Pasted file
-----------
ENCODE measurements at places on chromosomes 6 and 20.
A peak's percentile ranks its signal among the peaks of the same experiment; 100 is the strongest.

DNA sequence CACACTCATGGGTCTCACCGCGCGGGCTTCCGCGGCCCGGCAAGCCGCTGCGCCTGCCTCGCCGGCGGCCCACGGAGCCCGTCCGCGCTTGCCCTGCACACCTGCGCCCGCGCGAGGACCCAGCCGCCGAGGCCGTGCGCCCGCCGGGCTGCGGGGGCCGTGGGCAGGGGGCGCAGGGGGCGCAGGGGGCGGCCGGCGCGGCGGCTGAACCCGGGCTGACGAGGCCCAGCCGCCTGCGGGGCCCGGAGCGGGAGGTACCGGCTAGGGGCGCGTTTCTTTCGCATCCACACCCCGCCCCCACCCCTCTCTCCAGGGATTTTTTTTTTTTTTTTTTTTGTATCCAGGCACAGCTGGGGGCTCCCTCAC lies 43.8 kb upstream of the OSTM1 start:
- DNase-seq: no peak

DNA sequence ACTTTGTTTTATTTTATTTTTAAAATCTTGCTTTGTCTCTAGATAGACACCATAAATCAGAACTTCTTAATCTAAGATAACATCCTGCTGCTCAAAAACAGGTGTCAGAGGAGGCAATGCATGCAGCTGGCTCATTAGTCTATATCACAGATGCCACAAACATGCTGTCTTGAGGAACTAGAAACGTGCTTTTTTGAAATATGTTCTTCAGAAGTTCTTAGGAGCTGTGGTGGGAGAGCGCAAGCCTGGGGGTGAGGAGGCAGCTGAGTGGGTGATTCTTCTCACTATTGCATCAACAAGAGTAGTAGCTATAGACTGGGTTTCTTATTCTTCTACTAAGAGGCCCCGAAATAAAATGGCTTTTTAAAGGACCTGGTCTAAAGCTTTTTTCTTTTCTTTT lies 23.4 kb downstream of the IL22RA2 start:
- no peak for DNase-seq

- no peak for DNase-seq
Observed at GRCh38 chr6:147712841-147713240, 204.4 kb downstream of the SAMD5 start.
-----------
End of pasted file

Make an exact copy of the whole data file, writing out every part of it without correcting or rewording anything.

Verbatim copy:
ENCODE measurements at places on chromosomes 6 and 20.
A peak's percentile ranks its signal among the peaks of the same experiment; 100 is the strongest.

DNA sequence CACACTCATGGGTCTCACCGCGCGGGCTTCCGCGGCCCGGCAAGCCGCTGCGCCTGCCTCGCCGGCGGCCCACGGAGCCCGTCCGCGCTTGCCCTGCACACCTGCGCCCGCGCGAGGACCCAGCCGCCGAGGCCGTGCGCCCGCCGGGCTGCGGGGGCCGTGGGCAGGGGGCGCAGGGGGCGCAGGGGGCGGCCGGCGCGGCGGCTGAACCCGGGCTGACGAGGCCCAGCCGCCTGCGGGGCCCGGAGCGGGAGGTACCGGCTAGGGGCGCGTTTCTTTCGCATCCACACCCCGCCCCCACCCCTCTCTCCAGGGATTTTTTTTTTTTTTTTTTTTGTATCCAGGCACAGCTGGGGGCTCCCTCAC lies 43.8 kb upstream of the OSTM1 start:
- DNase-seq: no peak

DNA sequence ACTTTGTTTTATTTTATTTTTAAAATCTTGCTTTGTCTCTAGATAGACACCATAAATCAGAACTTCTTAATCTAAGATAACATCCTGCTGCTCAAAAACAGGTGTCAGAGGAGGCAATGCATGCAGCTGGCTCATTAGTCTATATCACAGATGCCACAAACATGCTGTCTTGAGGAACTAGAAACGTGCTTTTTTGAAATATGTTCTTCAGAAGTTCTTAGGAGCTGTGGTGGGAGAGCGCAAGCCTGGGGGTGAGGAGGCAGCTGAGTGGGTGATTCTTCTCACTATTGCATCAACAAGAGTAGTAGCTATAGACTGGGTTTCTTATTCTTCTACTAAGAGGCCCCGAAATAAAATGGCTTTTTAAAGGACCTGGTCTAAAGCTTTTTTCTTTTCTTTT lies 23.4 kb downstream of the IL22RA2 start:
- no peak for DNase-seq

- no peak for DNase-seq
Observed at GRCh38 chr6:147712841-147713240, 204.4 kb downstream of the SAMD5 start.